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This Year’s Important Family Travel Trends

Family Travel Is Important to Your Business

Are you a hotel operator or in an allied business? In that case, there’s a good chance that family travel is important to your bottom line. The family trip generates $160 billion in revenue every year.

That’s the good news. There is some bad, however. The bad news is that the number of parents intending to travel with kids has dropped for three years in a row.

Family travel trends

Such being the case, you want to stay on top of family travel trends. It will help you continue attracting your fair share of that business. Fortunately, there’s a reliable source of information we can draw on.

For the past five years, the Family Travel Association (FTA) and the NYU School of Professional Studies Jonathan M. Tisch Center of Hospitality have put together a Family Travel Survey. The 2019 survey drew responses for 1580 parents and 1168 grandparents. As a result, it identified five travel trends. Let’s take a look at those.

People Are Less Inclined to Plan for Family Travel

We already alluded to this one, but here are the details. In the 2015 survey, 93 percent of parents said they expected to take a family trip in the future. That percentage started to drop in 2017, however. In the 2019 survey, only 70 percent of parents indicated they expected to take a family vacation in the course of the next few years.

People Worry that Family Travel Isn’t Affordable

The survey indicated that on average, family travel costs $3835 with a median amount of $2435. For many families, that’s not an insignificant sum, and thus it’s no surprise that 82 percent of parents said cost was the main reason they might forgo a family trip. Cost was also an important reason why parents with vacation days to take didn’t use more of them for family travel.

The Increase in Multi-Generational and Skip-Generational Travel

Happily, the news isn’t all bleak. Multi-generational travel and skip-generational travel are both on the rise. In case you’re not familiar with them, let’s define these two terms.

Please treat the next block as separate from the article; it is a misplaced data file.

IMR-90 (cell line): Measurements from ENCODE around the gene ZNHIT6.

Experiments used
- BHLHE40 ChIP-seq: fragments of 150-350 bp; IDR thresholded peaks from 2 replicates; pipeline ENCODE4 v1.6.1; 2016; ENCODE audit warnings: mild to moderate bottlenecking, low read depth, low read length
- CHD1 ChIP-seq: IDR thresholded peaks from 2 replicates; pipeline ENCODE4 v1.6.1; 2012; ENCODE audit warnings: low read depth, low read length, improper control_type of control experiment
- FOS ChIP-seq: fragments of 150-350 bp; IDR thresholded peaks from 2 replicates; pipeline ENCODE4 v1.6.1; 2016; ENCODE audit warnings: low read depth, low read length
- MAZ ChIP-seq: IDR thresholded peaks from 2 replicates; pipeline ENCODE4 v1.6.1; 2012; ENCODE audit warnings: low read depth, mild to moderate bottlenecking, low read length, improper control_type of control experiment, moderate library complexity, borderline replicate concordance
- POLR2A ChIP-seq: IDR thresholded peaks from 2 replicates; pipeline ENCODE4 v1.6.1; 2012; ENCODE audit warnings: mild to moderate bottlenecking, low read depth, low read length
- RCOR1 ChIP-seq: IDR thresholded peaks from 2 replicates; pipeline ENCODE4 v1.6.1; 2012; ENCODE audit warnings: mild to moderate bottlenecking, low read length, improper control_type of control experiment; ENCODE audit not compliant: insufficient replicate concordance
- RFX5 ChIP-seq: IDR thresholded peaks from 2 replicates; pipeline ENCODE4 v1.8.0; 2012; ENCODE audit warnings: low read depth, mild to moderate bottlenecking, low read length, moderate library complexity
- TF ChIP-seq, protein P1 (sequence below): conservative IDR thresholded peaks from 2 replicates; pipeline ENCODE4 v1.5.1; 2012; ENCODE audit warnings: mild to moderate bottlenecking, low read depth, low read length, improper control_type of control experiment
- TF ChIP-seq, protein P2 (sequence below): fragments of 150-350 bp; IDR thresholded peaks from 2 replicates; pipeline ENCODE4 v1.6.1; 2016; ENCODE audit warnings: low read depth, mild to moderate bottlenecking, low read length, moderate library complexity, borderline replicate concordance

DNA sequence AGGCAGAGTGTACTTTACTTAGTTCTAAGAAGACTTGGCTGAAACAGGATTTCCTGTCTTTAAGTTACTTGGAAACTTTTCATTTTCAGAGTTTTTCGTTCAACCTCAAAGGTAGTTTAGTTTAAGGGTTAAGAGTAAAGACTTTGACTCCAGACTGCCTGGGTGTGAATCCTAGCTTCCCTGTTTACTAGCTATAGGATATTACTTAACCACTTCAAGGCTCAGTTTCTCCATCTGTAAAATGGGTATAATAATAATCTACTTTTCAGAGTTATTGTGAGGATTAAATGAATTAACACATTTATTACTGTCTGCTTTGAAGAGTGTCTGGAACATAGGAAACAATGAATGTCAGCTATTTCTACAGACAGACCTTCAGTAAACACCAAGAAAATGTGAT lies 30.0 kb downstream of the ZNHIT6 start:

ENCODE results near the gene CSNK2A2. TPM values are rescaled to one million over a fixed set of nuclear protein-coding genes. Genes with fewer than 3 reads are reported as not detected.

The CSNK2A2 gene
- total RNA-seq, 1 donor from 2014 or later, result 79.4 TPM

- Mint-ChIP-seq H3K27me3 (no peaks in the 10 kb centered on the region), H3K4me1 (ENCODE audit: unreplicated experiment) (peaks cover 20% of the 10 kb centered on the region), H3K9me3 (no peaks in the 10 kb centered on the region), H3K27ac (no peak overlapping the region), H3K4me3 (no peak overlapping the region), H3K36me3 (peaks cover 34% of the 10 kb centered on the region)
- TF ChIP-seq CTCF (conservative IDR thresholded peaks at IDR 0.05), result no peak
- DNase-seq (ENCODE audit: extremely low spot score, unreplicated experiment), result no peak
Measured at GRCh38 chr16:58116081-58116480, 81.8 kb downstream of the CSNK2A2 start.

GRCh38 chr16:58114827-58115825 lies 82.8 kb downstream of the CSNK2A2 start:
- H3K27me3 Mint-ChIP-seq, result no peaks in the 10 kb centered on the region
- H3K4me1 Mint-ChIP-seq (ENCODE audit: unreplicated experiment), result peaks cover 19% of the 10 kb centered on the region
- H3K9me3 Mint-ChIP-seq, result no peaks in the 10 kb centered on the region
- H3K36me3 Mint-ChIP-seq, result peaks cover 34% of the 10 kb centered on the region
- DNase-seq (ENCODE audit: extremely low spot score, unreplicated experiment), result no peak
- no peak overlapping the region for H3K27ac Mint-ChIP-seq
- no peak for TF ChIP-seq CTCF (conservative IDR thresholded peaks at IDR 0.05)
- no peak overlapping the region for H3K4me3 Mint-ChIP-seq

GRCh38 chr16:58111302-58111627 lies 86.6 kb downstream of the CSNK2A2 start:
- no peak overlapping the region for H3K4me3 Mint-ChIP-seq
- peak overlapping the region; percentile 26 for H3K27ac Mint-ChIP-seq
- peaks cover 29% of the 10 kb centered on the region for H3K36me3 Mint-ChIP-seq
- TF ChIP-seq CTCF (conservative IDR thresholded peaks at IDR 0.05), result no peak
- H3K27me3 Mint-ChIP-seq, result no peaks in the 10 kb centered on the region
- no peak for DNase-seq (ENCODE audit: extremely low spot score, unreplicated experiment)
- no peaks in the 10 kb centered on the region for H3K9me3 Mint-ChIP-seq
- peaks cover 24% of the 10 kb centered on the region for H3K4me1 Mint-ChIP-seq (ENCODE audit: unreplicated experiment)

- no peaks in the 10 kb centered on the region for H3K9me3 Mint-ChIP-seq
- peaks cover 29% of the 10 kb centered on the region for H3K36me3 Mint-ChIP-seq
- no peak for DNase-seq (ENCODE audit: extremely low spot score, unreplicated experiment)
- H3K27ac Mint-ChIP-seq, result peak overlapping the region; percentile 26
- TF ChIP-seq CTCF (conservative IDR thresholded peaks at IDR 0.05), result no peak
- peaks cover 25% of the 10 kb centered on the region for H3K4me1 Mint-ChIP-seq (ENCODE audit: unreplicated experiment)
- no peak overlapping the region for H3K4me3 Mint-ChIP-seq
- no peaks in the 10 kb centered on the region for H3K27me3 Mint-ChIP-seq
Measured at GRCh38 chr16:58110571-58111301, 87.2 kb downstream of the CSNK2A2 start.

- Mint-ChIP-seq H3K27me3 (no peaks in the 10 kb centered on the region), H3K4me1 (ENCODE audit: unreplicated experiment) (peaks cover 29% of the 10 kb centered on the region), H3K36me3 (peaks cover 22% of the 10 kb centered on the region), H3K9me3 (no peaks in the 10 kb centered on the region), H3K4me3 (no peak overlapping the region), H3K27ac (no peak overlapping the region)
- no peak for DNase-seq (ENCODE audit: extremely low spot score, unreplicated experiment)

Multi-generational travel is a family trip in which grandparents, parents, and children take a family trip together. In skip-generational travel, grandparents and children travel without the parents.

Multi-generational trips are less common than skip-generational ones, but the families tend to take longer trips and accordingly spend more. 53 percent of parents said they’ve already taken a multi-generational trip and 55 percent are giving serious consideration to taking such a trip in the future. The parents and grandparents generally plan that type of family vacation together, and it’s common for them to share the cost.

Other Differences Between Multi-Generational and Skip-Generational Travel

20 percent of participants in multi-generational trips use online booking tools as opposed to 33 percent of those planning skip-generational travel. 16 percent of parent responders have used a travel agent in the past three years; only 8 percent of grandparents have used one to plan and book a skip-generational trip over the same time period.

Only 65 percent of parents value amenities for children during family travel, but 72% of grandparents value them on skip-generational trips. Grandparents are also more likely (42 percent as opposed 21 percent) to place a strong emphasis of keeping kids safe and entertained. In contrast, parents are inclined to think of family travel as an occasion for the family to enjoy “family time” and reconnect. This leads to vacations as places like mountain lakes or beach resorts in facilities with kitchens for meal preparation.

The greater participation of grandparents in family trips is likely due to the fact that they’re living longer and maintaining their health and vitality into retirement. For parents, travel involving the grandparents provides a respite from the responsibilities of childcare.

Asian-Americans Spend More on a Family Trip

Asian-American families tend to spend more on family travel and are more likely to increase their spending in the future. This is a finding that applies to both domestic and international travel.

Facebook is the Preferred Social Media Platform for Both Parents and Grandparents

79 percent of parents use Facebook, 60 percent use Instagram, and 52 percent use Pinterest. Only 9 percent don’t use any social media at all. 78 percent of grandparents use Facebook, 42 percent use Instagram, and 32 percent use Pinterest. 17 percent of grandparents aren’t active on any social media.

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